Get an EPA urge Public Trust and Age Concern

Get an EPA urge Public Trust and Age Concern

Public Trust and Age Concern are urging older people to put an enduring power of attorney (EPA) in place, on the international day for the older person, this Tuesday 1 October 2013.

An EPA is a legal document that allows a person to appoint someone else as the decision maker on their behalf in case they aren't able to do so through incapacity.

If a person does not have an EPA, the task of having someone else manage their affairs can be extremely difficult, requiring an application to the Family Court. This can cost thousands and take weeks to finalise.

Age Concern national president Evelyn Weir says “Having an enduring power of attorney is as important as having a will for planning ahead. There may come a time when you become unable to make or communicate decisions yourself, whether it be from accident, illness or incapacity.”

According to Public Trust's managing solicitor Henry Stokes, "It's important to set up an EPA before it's too late and decisions about who looks after your financial affairs and wellbeing get made for you."

Weir adds, “It is equally important to think about who you appoint as your EPA. Relinquishing control of your financial affairs is a decision that should be considered carefully, with enormous responsibility for the person you appoint. It is crucial that it is someone you trust and who knows how you want your welfare and property handled.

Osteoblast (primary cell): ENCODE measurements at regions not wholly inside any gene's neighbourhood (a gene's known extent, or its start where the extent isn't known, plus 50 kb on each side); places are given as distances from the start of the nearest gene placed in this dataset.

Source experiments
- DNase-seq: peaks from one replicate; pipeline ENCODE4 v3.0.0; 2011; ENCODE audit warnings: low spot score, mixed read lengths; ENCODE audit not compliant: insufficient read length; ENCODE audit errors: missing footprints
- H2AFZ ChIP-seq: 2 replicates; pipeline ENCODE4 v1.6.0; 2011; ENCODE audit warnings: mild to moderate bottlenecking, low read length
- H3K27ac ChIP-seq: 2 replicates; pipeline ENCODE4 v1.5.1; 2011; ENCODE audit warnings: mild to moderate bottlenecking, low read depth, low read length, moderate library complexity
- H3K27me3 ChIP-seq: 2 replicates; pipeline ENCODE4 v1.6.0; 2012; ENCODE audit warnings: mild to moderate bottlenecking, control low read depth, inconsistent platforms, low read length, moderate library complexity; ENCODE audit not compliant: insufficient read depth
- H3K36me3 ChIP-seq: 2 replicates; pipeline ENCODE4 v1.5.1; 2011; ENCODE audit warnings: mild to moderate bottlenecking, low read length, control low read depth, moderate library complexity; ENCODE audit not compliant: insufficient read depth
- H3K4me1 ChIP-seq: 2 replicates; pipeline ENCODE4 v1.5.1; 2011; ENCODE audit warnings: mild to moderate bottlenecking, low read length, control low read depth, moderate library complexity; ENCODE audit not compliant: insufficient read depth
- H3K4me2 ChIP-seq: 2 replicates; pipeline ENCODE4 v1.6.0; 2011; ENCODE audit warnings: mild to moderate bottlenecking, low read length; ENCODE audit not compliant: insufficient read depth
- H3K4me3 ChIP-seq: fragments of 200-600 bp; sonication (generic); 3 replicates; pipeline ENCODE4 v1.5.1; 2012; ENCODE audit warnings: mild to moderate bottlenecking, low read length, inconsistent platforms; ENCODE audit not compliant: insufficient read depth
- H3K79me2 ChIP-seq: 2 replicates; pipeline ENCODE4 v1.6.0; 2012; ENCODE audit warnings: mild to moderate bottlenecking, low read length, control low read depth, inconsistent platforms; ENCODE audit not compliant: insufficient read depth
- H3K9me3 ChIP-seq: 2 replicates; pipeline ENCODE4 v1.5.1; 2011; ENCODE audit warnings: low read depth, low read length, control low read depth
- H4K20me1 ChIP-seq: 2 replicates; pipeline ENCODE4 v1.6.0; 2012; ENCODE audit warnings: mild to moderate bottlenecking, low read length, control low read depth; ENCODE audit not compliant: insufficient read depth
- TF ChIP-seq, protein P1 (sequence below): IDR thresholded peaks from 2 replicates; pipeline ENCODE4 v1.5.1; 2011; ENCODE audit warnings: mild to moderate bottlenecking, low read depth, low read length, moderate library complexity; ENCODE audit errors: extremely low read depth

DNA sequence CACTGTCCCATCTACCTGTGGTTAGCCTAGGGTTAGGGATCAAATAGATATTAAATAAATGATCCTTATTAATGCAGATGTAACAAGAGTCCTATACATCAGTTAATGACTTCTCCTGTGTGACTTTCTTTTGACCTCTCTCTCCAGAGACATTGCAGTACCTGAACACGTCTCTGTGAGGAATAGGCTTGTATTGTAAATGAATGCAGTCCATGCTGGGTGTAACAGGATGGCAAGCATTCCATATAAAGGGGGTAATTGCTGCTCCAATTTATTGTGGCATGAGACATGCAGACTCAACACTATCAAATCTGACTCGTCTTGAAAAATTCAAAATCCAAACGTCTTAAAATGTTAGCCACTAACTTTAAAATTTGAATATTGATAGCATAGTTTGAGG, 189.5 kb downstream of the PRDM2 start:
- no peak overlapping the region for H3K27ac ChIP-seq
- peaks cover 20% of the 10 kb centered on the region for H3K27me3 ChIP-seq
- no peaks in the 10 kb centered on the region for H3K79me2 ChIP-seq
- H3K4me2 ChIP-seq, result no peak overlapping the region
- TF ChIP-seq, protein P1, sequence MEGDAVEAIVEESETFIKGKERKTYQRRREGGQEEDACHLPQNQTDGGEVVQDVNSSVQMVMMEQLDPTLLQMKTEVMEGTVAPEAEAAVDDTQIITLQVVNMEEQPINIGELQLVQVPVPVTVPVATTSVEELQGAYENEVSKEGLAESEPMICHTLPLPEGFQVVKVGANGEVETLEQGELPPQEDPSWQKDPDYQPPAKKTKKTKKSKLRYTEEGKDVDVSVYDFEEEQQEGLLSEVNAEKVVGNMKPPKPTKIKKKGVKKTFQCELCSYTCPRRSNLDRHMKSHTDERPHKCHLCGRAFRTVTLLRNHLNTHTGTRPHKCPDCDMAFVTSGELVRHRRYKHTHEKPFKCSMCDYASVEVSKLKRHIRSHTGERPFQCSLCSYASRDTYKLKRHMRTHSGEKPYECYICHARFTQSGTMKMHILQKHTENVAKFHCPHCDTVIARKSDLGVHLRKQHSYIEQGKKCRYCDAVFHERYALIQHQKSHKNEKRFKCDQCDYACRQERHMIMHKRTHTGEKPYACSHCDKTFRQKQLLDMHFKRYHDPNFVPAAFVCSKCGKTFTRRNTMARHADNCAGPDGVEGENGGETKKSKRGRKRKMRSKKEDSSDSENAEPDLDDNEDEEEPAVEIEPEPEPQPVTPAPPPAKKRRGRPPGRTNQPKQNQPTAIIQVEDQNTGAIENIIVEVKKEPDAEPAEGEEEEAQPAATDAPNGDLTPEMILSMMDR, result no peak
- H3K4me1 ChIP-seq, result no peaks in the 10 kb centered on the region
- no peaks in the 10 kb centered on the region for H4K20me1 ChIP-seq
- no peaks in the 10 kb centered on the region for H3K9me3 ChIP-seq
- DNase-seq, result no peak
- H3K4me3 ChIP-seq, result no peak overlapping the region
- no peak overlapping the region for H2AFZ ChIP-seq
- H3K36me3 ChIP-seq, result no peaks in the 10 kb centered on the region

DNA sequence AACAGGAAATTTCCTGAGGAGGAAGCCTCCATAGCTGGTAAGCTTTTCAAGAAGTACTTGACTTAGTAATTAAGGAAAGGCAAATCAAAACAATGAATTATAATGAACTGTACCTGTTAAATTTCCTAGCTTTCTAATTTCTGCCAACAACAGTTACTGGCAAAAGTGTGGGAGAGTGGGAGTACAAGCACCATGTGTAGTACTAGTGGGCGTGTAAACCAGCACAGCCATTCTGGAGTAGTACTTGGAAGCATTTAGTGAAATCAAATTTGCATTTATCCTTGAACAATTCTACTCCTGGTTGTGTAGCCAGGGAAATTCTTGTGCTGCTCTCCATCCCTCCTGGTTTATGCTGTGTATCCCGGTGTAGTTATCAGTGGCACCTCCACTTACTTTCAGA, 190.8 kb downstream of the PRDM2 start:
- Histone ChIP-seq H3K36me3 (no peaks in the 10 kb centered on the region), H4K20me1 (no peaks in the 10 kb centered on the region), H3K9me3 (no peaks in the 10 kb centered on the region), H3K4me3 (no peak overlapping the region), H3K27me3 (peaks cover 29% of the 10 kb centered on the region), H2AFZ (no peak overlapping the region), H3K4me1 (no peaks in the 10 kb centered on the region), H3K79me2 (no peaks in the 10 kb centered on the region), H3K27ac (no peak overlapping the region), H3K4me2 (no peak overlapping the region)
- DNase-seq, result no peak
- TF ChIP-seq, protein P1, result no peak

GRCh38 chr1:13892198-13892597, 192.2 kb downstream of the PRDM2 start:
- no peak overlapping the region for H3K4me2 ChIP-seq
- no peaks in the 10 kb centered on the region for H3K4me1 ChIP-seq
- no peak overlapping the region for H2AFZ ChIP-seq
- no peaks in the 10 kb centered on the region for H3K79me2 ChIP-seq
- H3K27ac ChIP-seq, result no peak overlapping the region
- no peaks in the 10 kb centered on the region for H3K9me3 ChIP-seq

“While it's natural to consider family or friends for EPA, doing so can lead to abuse of this position."

Stokes agrees, "There are hard questions to be asked, including whether the appointee has the time, skills and knowledge to do the job. That said, in some cases it's not just about capability. You've really got to trust this person and trust is a huge thing."

A solution, according to Stokes, "could be to appoint a friend or family member as your personal care and welfare attorney then appoint someone independent, like Public Trust, to make decisions on financial matters. Many find that this is the best solution because Public Trust does not have any bias and can ensure that decisions are made according to how you wanted them."

Once these decisions are made, says Stokes, "It can be an enormous relief for people. I've known instances where an EPA wasn't in place, and when the time came, partners could not sell joint property without applying to the Family Court." Stokes adds, "We discuss EPAs with every customer we see regardless of why they called. That's how fundamentally important these documents are as part of a forward planning process. They are a wonderful thing to protect you and your assets."

Public Trust offers a $30 discount off the cost of setting up an EPA for SuperGold card holders.

Age Concern recently produced a new pamphlet, What happens if you can no longer make decisions? published in English, Maori and Chinese languages. Among other things, it explains the two kinds of EPA, who you should appoint as your attorney and their responsibilities, and how to go about setting up an EPA. To download a copy, visit the Age Concern website.


Contact: Renee Carter

Phone: 04 894 9725